Spurring innovation and competition in the U.S. economy

Traders work on the floor of the New York Stock Exchange (NYSE) in New York, U.S., June 19, 2018. REUTERS/Brendan McDermid - RC1FC4D89340
Editor's note:

Sarah Miner contributed to this post.

Over the last 200 years, the U.S. economy has grown from its pre-industrial roots to become the largest and most dynamic economy in the world. Much of that explosive economic growth came from America’s intrepid entrepreneurs and vigorous market competition. But according to recent data, the dynamism that spurred the growth of the last two centuries years is in decline.

On June 13, the Hamilton Project at Brookings hosted an event that brought together a wide array of policy experts, entrepreneurs, and CEOs. They convened to tackle the question of how to spur innovation and competition in an economy plagued by declining dynamism, and they offered new insights and ideas for the future. Watch the event in its entirety here, and take a look at some highlights below.

The role of artificial intelligence in creating a competitive economy

“I would think a dystopian vision for the future would be one where AI didn’t replace a lot of the jobs we have right now,” said Jason Furman, former chair of the White House Council of Economic Advisers and now a  Harvard economic policy professor. He noted that technological innovations in the past may have eliminated certain jobs, but they’ve also paved the way for new industries with even greater potential for job growth.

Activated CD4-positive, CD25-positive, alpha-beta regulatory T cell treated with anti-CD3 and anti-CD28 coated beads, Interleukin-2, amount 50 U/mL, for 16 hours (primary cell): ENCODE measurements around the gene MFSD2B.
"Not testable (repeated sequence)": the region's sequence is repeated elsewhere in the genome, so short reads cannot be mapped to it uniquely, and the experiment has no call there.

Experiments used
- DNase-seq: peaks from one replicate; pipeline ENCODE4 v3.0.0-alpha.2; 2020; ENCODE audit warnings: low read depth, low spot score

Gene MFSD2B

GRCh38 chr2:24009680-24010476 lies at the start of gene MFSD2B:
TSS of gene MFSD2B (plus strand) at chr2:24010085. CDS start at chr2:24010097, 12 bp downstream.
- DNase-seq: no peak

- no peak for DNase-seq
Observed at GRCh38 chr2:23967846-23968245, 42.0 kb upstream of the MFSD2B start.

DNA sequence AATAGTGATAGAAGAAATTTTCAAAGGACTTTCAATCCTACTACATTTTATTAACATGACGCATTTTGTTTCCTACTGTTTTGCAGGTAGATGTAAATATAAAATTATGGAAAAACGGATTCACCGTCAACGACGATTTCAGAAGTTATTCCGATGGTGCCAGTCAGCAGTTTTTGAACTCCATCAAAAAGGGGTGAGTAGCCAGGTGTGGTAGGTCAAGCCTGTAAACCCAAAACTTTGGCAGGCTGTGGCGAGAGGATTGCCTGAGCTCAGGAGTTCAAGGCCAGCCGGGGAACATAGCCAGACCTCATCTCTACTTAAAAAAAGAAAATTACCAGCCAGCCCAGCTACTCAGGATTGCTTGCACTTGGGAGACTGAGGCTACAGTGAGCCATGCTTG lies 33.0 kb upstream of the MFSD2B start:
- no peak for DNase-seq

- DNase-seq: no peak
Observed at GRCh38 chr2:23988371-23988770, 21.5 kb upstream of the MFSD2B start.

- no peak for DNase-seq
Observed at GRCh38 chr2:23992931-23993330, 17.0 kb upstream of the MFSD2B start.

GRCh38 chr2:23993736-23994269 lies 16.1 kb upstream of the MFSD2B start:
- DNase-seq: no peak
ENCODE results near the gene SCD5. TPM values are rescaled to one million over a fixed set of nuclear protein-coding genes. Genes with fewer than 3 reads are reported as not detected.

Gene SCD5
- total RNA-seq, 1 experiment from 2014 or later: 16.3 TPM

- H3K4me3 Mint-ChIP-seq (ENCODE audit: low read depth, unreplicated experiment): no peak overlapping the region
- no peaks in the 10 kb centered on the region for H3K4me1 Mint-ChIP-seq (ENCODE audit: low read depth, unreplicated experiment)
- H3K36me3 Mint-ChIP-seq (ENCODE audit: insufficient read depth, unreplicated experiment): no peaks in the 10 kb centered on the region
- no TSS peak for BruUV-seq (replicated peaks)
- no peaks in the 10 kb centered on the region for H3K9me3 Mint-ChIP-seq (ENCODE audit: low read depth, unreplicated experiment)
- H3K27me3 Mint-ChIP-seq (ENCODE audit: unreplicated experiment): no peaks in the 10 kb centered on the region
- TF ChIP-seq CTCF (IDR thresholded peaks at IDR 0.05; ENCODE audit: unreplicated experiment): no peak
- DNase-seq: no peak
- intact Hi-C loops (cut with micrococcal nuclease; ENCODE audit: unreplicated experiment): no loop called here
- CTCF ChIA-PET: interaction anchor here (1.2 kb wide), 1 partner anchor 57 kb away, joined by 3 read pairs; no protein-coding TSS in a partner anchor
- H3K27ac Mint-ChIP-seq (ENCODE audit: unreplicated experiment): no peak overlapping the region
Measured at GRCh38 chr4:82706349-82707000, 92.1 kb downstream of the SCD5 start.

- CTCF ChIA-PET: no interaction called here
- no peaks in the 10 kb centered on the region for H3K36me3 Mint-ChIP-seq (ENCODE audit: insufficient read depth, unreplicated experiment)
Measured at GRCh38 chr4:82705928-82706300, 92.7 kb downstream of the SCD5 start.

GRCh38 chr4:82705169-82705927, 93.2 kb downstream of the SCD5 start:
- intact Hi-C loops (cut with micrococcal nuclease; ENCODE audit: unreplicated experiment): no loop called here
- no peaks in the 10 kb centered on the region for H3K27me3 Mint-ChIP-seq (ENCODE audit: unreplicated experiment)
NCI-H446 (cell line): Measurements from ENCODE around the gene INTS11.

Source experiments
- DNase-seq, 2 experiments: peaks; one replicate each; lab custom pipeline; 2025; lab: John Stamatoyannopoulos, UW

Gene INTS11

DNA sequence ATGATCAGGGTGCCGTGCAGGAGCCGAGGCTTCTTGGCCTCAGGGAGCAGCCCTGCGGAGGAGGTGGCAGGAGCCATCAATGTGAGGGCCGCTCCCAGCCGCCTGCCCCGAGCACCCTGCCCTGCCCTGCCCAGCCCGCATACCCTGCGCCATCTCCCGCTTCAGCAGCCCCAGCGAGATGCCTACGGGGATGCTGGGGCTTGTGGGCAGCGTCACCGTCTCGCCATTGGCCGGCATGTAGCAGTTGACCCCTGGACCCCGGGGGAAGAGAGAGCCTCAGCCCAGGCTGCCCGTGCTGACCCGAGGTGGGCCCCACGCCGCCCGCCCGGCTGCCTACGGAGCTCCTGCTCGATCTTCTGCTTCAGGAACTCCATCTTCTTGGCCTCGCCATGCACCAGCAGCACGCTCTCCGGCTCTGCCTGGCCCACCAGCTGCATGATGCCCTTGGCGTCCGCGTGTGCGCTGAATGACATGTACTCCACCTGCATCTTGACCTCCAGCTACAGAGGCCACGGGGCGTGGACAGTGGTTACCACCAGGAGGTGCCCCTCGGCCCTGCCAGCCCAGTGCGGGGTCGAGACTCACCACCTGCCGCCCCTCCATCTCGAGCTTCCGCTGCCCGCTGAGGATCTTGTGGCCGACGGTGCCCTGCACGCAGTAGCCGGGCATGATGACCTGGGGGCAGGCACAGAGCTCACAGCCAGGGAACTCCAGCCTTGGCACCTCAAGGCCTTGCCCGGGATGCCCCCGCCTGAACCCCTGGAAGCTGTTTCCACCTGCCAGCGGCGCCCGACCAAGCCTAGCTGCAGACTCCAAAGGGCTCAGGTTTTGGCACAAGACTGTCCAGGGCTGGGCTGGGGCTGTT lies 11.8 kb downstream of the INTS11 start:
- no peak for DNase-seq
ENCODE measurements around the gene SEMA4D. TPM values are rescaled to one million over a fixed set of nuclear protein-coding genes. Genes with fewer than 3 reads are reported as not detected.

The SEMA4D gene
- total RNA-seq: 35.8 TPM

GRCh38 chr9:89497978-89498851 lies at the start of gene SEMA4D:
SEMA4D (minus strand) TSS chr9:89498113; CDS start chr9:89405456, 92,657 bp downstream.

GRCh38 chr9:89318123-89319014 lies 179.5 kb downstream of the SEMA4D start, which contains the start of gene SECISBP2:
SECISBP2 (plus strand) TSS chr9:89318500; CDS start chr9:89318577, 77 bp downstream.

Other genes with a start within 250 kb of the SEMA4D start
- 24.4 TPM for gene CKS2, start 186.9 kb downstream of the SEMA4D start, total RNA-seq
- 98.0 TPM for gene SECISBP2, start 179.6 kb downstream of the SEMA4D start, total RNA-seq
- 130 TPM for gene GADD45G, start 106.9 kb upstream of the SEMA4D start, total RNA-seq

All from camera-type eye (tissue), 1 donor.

How do mergers and acquisitions affect a company’s ability to innovate?

Steve Case, co-founder of AOL, addressed the recent court ruling that allows the merger of AT&T and Time Warner. He pointed out that as companies get larger, they tend to get less agile, and spoke about his own experience with AOL, which went from 200 employees to 90,000.

Virginia’s economic transformation

In 2014, when Terry McAuliffe took office as governor of Virginia, the state’s economy had been harmed by defense sequestration in the federal budget. McAuliffe explained how he undertook an ambitious and successful recruiting campaign to bring new companies and jobs to Virginia, without relying too heavily on monetary incentives.

In conjunction with the event, The Hamilton Project released three policy proposals that offer solutions for how to increase dynamism and competition. The topics of the proposals include data and identity portability, scope of practice regulations in the health sector, and reforming state policies to remove barriers to new businesses entering the market.

The proposals were released along with a new Hamilton Project report on competition and dynamism in the economy.

Watch the full event.